As with all studies, this study is not without limitations. The findings were derived from these particular PD sessions, and generalisation beyond young adults and other cultural contexts is not possible. Furthermore, the researcher selected some but not all identified activities from the literature review to be included in the PD sessions. While the specific activities were deemed popular and effective by participants, they might not have fulfilled all participant preferences. eHealth well-being interventions guided by PD approaches may be more effective in changing well-being behaviour. However, further research is required to support this claim. Such research should evaluate the effectiveness of interventions that followed a PD approach and interventions that followed an expert-led approach. Then, it would be possible to compare effectiveness in terms of improved well-being and user uptake and retention. Furthermore, it is recommended to pilot test the intervention proof-of-concept to assess the uptake, retention, and effectiveness of the intervention. Generalisability of findings in this study could be tested further through preference elicitation methods. For example, preferred activities and recommendations could be examined using Best Worst study or conjoint analysis methodologies in larger user samples prior to intervention development.

Author Contributions

Conceptualisation, Y.v.H., T.D., and S.R.-T.; methodology, Y.v.H., T.D., and S.R.-T.; software, Y.v.H.; validation, Y.v.H. and S.R.-T.; formal analysis, Y.v.H., S.R.-T., and T.D.; investigation, Y.v.H. and S.R.-T.; resources, Y.v.H.; data curation, Y.v.H.; writing—original draft preparation, Y.v.H.; writing—review and editing, Y.v.H., T.D., and S.R.-T.; visualisation, Y.v.H.; supervision, T.D. and S.R.-T.; project administration, Y.v.H. All authors have read and agreed to the published version of the manuscript.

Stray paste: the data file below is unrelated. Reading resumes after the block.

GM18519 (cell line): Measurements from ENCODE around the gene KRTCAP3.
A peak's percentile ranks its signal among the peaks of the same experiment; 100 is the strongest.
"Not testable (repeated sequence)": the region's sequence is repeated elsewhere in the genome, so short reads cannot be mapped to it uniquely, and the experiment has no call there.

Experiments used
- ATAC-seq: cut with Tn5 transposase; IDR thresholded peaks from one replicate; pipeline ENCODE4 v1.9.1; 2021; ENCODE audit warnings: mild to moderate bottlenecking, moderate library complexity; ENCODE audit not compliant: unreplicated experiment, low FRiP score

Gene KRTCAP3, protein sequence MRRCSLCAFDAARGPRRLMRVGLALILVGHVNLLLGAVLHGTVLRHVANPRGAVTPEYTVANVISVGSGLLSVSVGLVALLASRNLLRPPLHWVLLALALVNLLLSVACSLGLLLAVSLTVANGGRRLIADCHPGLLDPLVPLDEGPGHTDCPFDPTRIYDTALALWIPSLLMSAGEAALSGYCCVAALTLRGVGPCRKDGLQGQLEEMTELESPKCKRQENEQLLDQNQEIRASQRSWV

This research received no external funding.

Institutional Review Board Statement

The study was conducted according to the guidelines of the Declaration of Helsinki and approved by the Ethics Committee of Griffith University (protocol code 2019/57, 12/9/2019).

Informed Consent Statement

Informed consent was obtained from all subjects involved in the study.

Data Availability Statement

The data presented in this study are available on request from the corresponding author.

Conflicts of Interest

The authors declare no conflict of interest.


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Figure 1. Four phases of a participatory design process (identified from [52,54]).
Figure 1. Four phases of a participatory design process (identified from [52,54]).
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Figure 2. PD session participants doing yoga poses.
Figure 2. PD session participants doing yoga poses.
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Figure 3. First proof-of-concept.
Figure 3. First proof-of-concept.
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Figure 4. PD participant designing a well-being program.
Figure 4. PD participant designing a well-being program.
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Figure 5. Example of a participant program design.
Figure 5. Example of a participant program design.
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Figure 6. Final program prototype.
Figure 6. Final program prototype.
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Figure 7. Overview of the five-step PD process to design eHealth interventions.
Figure 7. Overview of the five-step PD process to design eHealth interventions.
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Table 1. Distinction Spinuzzi’s three-step PD process and the five-step PD process for eHealth interventions.
Table 1. Distinction Spinuzzi’s three-step PD process and the five-step PD process for eHealth interventions.
Overall PD Phases (Figure 1)Spinuzzi’s Three-Step PD ProcessFive-Step PD Process for eHealth InterventionsRationale for a New PD Step